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Today's Sandy Township bears little resemblance to the crude wilderness of the 1870's that spawned the municipality. It is now a bustling, thriving center of commerce, transportation, and prosperity.

Cleanfield County was formed in 1804 and the county seat, Clearfield Borough, incorporated in 1840. Brady Township, encompassing what are today Sandy Township and the City of DuBois, was the western stronghold of population and the economy in the county and Luthersburg was its commercial center.

History books describe the class struggle between the cosmopolitans of Luthersburg and their "backwards" neighbors. No elected officials were from this portion of the township and intermarriages with those from the "north country" were frowned upon.

The area was already known as DuBois, homage to John DuBois, whose father established a lumber mill in the early 1800s. The family purchased tracts of land in northwestern Clearfield County and, in 1870, Mr. DuBois moved his lumber mill from Williamsport to the area. The then-borough of DuBois was formed in 1881; the city designation came in 1915.

By 1872, the north country was ready for revolution. Like their counterparts 100 years earlier, township residents protested. They protested about taxes, specifically the road tax, among various other issues.

According to "The City of DuBois" by William C. Pentz, residents has a choice to pay their road tax in cash or to work a day maintaining the roads. Because the DuBois residents paid rather than take a day from work, roads in that area were poor and in muddy conditions. Luthersburg roads were in fine shape, however, and there was much concern that taxes would be raised to maintain routes in the pesky north country.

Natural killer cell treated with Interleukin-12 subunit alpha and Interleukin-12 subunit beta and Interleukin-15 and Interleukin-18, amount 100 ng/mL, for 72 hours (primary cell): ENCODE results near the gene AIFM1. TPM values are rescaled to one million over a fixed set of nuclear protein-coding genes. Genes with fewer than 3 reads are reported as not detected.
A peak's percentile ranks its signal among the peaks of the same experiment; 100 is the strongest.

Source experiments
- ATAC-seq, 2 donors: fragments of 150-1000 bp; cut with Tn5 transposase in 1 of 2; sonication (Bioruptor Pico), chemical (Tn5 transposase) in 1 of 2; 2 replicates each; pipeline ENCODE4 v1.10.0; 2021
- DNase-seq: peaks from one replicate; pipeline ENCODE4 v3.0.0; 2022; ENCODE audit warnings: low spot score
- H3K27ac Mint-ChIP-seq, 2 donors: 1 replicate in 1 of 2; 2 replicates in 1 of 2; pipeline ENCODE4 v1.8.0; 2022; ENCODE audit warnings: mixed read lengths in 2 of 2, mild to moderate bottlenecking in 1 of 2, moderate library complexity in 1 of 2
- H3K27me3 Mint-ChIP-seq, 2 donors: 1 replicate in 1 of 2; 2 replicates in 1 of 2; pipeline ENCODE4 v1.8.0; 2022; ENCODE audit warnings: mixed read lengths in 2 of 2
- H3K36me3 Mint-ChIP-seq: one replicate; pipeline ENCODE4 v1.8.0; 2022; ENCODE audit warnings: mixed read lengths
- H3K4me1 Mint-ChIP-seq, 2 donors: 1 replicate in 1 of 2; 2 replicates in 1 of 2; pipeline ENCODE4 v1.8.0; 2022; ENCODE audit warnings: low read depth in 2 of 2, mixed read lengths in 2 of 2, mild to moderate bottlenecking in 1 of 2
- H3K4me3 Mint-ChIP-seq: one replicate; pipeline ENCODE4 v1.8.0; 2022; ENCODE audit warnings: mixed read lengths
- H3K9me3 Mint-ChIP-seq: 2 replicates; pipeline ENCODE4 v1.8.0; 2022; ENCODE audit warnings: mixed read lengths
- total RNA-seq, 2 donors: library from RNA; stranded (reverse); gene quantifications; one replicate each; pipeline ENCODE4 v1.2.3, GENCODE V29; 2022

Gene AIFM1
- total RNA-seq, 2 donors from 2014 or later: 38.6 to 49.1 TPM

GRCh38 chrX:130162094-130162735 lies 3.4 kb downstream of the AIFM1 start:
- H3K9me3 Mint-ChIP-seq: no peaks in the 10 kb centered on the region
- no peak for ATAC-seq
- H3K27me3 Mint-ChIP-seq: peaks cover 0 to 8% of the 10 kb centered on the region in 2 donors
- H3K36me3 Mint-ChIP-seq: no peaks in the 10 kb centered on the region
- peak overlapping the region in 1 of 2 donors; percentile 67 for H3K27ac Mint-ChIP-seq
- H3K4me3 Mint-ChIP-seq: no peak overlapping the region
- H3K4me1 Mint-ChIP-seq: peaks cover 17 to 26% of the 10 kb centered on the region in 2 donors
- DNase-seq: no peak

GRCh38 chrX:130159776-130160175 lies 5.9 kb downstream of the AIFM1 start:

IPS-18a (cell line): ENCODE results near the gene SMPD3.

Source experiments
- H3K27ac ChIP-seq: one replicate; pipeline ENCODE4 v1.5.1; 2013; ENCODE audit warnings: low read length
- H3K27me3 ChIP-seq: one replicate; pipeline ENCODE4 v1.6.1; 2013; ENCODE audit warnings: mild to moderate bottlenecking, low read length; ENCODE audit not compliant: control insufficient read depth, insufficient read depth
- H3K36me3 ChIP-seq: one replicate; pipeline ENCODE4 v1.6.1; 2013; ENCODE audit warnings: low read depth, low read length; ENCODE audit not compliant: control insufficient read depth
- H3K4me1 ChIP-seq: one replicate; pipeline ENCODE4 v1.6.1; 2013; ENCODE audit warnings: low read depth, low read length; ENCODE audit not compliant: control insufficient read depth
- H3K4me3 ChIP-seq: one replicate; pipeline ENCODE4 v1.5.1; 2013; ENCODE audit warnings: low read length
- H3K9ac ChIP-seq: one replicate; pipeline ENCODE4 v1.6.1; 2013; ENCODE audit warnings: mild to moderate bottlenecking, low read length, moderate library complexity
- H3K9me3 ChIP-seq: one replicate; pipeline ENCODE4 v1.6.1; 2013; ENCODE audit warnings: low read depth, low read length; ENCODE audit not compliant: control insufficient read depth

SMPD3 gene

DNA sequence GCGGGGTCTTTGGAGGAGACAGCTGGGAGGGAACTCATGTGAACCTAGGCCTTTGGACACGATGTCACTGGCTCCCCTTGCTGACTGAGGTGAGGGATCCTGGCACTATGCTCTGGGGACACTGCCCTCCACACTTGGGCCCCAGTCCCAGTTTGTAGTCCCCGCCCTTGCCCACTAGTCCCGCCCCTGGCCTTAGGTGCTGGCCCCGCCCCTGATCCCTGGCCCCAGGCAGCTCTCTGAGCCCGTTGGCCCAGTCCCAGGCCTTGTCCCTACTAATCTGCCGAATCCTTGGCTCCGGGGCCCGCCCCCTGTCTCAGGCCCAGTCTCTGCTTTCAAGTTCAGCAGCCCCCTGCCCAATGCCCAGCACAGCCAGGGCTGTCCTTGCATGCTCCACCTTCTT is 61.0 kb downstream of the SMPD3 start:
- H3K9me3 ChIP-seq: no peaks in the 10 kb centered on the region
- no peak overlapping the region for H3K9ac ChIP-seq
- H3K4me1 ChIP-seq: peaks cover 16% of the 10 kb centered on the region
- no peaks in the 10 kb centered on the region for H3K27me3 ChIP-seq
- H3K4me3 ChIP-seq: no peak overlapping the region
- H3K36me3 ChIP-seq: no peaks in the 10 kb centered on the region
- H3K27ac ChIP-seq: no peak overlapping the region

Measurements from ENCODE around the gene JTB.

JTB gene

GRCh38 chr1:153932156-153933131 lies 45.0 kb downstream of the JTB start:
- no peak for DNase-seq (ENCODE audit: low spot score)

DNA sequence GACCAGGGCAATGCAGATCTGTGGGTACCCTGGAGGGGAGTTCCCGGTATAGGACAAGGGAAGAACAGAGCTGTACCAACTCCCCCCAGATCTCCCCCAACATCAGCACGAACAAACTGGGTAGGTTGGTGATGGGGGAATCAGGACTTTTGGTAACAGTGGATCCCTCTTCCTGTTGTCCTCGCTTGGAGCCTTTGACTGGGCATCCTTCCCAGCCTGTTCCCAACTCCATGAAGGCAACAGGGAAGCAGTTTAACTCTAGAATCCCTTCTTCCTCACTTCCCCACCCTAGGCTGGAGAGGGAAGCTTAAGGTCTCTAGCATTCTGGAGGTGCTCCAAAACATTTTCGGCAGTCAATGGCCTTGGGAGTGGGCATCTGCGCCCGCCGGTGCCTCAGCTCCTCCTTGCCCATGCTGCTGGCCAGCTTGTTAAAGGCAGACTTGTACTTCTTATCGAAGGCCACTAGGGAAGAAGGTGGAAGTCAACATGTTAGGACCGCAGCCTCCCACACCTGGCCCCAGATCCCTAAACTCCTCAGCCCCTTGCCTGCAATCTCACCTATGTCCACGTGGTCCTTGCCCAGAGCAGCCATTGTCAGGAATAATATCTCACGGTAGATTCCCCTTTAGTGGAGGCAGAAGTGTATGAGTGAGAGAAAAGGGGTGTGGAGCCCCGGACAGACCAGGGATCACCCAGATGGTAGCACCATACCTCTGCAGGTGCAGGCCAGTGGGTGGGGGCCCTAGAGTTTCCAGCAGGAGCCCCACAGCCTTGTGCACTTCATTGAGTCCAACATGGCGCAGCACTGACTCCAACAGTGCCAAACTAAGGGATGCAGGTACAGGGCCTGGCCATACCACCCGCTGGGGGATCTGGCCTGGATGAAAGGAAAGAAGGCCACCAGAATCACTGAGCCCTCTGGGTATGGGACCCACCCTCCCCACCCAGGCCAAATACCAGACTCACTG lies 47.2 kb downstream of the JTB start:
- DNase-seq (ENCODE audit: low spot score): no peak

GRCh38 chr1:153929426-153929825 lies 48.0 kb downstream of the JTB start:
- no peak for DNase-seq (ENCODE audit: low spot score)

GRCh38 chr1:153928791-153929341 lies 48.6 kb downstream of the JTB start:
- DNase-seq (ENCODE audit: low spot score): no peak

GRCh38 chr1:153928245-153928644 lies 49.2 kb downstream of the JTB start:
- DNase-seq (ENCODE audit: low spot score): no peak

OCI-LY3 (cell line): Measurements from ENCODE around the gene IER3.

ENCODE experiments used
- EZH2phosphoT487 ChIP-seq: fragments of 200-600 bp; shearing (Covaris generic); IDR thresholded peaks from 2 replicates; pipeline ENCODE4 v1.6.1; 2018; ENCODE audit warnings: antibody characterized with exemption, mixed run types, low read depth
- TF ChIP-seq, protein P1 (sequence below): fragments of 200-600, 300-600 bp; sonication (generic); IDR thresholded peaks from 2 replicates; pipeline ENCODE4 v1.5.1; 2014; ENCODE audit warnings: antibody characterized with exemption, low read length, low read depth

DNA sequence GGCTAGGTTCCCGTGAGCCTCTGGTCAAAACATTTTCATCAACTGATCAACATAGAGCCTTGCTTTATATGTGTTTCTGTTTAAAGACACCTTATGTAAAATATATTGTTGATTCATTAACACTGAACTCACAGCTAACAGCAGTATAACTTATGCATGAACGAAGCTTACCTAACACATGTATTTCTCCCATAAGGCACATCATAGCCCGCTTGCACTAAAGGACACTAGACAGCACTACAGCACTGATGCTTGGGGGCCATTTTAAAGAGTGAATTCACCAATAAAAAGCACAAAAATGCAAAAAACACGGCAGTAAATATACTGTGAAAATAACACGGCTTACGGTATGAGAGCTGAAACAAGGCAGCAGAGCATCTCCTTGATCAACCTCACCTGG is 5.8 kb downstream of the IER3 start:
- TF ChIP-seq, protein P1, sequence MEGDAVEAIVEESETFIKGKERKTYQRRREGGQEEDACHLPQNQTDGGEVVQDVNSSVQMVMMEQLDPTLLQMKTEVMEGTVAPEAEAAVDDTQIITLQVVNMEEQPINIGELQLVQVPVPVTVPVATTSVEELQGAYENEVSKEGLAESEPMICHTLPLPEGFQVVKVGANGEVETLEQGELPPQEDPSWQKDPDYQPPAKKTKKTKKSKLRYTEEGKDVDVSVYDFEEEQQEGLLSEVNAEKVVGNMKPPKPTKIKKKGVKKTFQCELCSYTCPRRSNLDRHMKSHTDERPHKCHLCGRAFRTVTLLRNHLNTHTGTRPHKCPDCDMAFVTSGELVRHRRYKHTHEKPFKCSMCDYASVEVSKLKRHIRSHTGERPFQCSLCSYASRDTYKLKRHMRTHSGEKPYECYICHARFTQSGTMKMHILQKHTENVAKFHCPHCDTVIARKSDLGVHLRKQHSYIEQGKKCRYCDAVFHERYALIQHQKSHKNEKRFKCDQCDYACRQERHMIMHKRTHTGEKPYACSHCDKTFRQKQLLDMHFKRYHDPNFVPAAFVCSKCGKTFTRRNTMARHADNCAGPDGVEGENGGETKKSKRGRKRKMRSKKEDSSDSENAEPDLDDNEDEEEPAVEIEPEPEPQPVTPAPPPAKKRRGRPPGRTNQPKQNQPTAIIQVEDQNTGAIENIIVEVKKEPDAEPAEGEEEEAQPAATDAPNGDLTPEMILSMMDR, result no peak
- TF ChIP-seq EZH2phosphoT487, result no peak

As Mr. Pentz stated, "There was a great deal of discontent in the vicinity of DuBois."

In September of 1877, the situation came to a head with a meeting called to form a new municipality and, in a decree by the Clearfield County Courts dated 1878, Sandy Township was born for portions of Brady, Union, and Huston townships. Its name was taken from the Sandy Lick Creek.

Early industries included timber and, like the rest of Pennsylvania, coal. In 1876, the Sandy Lick Gas, Coal and Coke Company shipped 500 tons of coal daily and, in 1877, 56 beehive coke ovens were operated by the Rochester and Pittsburgh Coal and Iron Company.

The abundance of coal also attracted rail lines to the area. Freight yards were constructed and, in turn, encouraged other industries to located to Sandy Township.

Today, Sandy Township is home to a myriad of business and industry and offers a 190 acre industrial park and a business incubator with more than 27,000 square feet for use.

By the 1920s, trucks were gaining favor as a transportation mode, but Sandy Township suffered for this innovation. Trucking meant decreased use of railroads and once again, accessibility and adequate roads became an issue.

The mid-twentieth century brought changes to the area that spelled dramatic improvement for Sandy Township: construction of a transportation network, the opening of the DuBois Mall, and the development of Treasure Lake.

In addition to rail lines, larger planes and regular commuter service at the DuBois-Jefferson County Airport and the completion of Interstate 80 literally opened the area for commerce and development. US routes 219 and 322, along with state routes 119, 255, and 830 also bolstered this economic boom.

In 1972, Montgomery Wards was the first store to open at the mall, which quickly became (and remains) a shopping hub for much of Northcentral Pennsylvania. Three expansions, the last in 1989, added two additional wings for large anchor department stores and numerous specialty shops.